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Nomenclature of Amines

Amines are organic derivatives of ammonia, and the class of compounds known as amines therefore are commonly as amines therefore are commonly named as substituted ammonia’s. Like ammonia, amines contains nitrogen atom with a lone pair of electrons, making amines both basic and nucleophilic.

1. Amines are clasified iether as  primary (RNH2), secondary (R2NH) and tertiary (R3N) depending on the number of substituents attached to nitrogen. In this system, primary amines, having only one substituent on nitrogen, are named with the substituent as a prefix. More systematic nomenclature appends -amine to the longest chain, as for alcohols:


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2. Secondary and tertiary amines, which have two and three substituents on nitrogen, commonly are named as N-substituted amines. As for substituted amides, N is included to indicate that the substituent is on the nitrogen atom unless there is no ambiguity as to where the substituent is located. Systematic nomenclature of secondary and tertiary amines is related to the systematic ether nomenclature discussed in Section 7-3:

3. As a substituent, the —NH2 group is called amino. N-Substituted amino groups are named accordingly:

Some natural amines or nitrogen compounds*

Nature abounds with nitrogen compounds, many of which occur in plants and are referred to as alkaloids. Structural formulas for some representative alkaloids and other nitrogen containing natural products are displayed below, and we can recognize many of the basic structural features listed above in their formulas. Thus, Serotonin and Thiamine are 1º-amines, Coniine is a 2º-amine, Atropine, Morphine and Quinine are 3º-amines, and Muscarine is a 4º-ammonium salt.

 

The reader should be able to recognize indole, imidazole, piperidine, pyridine, pyrimidine & pyrrolidine moieties among these structures. These will be identified by pressing the “Show Structures” button under the diagram. Nitrogen atoms that are part of aromatic rings , such as pyridine, pyrrole & imidazole, have planar configurations (sp2 hybridization), and are not stereogenic centers. Nitrogen atoms bonded to carbonyl groups, as in caffeine, also tend to be planar. In contrast, atropine, coniine, morphine, nicotine and quinine have stereogenic pyramidal nitrogen atoms in their structural formulas (think of the non-bonding electron pair as a fourth substituent on a sp3 hybridized nitrogen). In quinine this nitrogen is restricted to one configuration by the bridged ring system. The other stereogenic nitrogens are free to assume two pyramidal configurations, but these are in rapid equilibrium so that distinct stereoisomers reflecting these sites cannot be easily isolated.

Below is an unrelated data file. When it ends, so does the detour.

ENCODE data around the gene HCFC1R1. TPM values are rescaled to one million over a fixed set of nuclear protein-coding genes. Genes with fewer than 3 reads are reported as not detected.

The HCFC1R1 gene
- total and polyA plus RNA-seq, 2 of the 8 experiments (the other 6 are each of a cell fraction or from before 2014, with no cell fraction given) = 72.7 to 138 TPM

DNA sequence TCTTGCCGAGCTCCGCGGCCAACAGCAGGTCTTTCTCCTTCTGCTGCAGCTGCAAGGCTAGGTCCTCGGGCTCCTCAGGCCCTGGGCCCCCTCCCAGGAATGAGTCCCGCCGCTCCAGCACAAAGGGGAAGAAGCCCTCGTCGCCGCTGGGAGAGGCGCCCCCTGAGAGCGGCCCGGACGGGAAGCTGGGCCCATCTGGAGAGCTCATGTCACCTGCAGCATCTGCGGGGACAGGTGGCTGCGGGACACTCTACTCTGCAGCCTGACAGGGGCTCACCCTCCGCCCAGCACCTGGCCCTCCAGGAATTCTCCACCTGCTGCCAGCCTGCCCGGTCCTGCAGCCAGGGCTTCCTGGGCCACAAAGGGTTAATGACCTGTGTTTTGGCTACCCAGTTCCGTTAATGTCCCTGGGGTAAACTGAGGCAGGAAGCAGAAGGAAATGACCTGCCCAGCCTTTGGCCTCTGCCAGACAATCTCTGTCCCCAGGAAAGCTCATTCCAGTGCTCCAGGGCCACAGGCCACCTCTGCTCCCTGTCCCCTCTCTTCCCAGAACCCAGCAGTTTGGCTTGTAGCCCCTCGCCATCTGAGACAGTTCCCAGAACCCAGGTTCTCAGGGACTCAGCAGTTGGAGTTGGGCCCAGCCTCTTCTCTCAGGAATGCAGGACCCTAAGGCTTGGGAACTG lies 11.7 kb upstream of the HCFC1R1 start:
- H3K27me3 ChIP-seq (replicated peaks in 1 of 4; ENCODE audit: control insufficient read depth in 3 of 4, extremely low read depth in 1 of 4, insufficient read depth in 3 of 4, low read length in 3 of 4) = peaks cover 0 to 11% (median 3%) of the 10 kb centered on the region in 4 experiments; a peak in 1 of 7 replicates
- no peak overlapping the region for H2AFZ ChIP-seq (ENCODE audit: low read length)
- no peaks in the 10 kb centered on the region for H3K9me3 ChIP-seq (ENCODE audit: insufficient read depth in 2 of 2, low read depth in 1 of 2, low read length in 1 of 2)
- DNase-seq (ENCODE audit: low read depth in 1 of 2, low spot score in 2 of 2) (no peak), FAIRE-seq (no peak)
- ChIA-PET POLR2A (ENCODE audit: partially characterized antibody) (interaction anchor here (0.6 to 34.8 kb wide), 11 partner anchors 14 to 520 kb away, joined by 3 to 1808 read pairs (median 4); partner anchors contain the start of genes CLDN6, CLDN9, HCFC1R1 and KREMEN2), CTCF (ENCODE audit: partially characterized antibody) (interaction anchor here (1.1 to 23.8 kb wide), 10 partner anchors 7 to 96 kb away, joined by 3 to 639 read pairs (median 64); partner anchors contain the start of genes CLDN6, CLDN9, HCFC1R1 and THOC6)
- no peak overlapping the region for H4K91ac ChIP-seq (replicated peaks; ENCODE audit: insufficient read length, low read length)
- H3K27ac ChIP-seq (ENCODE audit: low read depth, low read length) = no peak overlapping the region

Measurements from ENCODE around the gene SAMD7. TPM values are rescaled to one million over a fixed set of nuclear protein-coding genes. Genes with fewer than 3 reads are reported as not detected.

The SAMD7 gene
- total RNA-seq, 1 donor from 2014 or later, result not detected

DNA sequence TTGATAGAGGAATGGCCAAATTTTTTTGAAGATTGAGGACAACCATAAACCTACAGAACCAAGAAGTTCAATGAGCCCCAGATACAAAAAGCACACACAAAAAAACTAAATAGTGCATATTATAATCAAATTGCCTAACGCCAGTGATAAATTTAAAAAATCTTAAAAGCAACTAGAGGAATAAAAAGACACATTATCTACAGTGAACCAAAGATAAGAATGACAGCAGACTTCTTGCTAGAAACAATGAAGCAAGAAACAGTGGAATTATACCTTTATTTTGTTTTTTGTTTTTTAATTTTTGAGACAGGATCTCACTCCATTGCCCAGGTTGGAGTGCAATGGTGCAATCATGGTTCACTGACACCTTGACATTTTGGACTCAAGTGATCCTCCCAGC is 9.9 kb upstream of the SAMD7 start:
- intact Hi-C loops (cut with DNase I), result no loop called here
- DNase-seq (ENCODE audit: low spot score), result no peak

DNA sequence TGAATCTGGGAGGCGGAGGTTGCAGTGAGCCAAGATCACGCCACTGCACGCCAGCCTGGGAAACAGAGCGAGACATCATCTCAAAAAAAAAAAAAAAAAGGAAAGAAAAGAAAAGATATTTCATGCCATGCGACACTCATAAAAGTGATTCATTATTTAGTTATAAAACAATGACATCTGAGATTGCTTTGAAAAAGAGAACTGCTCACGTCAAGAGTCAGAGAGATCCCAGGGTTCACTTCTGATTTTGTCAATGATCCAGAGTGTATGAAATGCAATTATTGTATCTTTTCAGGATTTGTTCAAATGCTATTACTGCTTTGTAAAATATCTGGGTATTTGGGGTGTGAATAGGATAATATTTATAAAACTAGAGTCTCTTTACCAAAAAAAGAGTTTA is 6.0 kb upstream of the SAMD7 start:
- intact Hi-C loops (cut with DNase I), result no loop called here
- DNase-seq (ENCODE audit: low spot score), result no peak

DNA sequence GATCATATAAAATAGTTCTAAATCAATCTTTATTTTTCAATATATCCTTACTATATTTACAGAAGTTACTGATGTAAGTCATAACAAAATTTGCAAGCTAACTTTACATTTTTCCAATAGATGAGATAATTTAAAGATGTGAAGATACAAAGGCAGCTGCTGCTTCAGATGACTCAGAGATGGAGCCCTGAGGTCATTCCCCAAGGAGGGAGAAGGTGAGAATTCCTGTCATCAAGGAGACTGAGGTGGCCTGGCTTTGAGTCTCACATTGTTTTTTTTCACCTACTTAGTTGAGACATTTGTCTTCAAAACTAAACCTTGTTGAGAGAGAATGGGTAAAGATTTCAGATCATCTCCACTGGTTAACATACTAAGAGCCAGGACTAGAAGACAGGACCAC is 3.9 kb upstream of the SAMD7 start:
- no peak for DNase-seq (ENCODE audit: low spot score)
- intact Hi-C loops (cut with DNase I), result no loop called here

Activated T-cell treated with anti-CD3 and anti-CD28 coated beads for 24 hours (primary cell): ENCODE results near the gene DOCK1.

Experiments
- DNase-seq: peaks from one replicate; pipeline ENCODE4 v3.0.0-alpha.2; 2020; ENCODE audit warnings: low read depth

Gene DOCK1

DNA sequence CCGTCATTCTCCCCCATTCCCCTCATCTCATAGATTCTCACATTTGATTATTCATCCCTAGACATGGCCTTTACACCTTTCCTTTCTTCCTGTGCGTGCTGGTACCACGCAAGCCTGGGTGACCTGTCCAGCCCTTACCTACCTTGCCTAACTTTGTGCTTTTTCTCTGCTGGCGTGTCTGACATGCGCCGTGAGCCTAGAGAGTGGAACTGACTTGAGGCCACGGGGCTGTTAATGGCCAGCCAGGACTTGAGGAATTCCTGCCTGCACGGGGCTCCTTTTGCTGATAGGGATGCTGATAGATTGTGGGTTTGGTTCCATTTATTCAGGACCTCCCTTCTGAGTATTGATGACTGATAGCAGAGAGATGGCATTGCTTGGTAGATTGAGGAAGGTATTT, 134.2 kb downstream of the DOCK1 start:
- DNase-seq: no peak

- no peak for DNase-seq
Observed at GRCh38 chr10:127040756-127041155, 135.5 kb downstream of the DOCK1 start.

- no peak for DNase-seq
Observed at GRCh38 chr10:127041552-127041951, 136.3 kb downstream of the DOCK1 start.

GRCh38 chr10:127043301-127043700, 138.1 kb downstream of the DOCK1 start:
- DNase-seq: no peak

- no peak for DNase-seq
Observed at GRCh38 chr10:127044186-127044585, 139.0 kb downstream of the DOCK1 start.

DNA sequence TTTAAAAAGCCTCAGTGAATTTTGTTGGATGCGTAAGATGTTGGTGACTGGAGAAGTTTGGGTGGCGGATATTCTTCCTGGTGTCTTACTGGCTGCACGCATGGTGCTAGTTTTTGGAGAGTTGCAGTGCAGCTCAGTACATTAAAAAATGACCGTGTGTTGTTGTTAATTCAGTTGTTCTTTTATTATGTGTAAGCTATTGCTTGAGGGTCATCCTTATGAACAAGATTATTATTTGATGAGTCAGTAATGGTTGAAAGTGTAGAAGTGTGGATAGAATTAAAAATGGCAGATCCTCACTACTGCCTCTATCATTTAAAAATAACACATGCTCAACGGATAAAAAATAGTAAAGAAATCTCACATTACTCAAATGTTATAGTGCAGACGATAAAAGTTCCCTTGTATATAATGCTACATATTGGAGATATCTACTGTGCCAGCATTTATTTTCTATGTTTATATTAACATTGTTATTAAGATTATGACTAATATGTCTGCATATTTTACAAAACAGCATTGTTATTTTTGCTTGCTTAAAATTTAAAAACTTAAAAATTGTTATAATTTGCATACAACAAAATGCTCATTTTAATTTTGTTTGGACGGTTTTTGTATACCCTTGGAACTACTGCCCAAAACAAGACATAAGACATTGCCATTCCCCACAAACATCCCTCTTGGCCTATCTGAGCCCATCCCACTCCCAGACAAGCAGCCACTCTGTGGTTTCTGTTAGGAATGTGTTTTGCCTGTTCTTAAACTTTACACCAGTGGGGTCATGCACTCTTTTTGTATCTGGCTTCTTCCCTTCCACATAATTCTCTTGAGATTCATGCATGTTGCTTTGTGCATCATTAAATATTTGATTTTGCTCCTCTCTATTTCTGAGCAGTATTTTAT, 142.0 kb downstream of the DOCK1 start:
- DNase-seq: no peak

It should be noted that structural factors may serve to permit the resolution of pyramidal chiral amines. Two examples of such 3º-amines, compared with similar non-resolvable analogs, are shown in the following diagram. The two nitrogen atoms in Trögers base are the only stereogenic centers in the molecule. Because of the molecule’s bridged structure, the nitrogens have the same configuration and cannot undergo inversion. The chloro aziridine can invert, but requires a higher activation energy to do so, compared with larger heterocyclic amines. It has in fact been resolved, and pure enantiomers isolated. An increase in angle strain in the sp2-hybridized planar transition state is responsible for the greater stability of the pyramidal configuration. The rough estimate of angle strain is made using a C-N-C angle of 60º as an arbitrary value for the three-membered heterocycle.

Nomenclature of amines video

Above is a tutorial video on naming amines.

 

 

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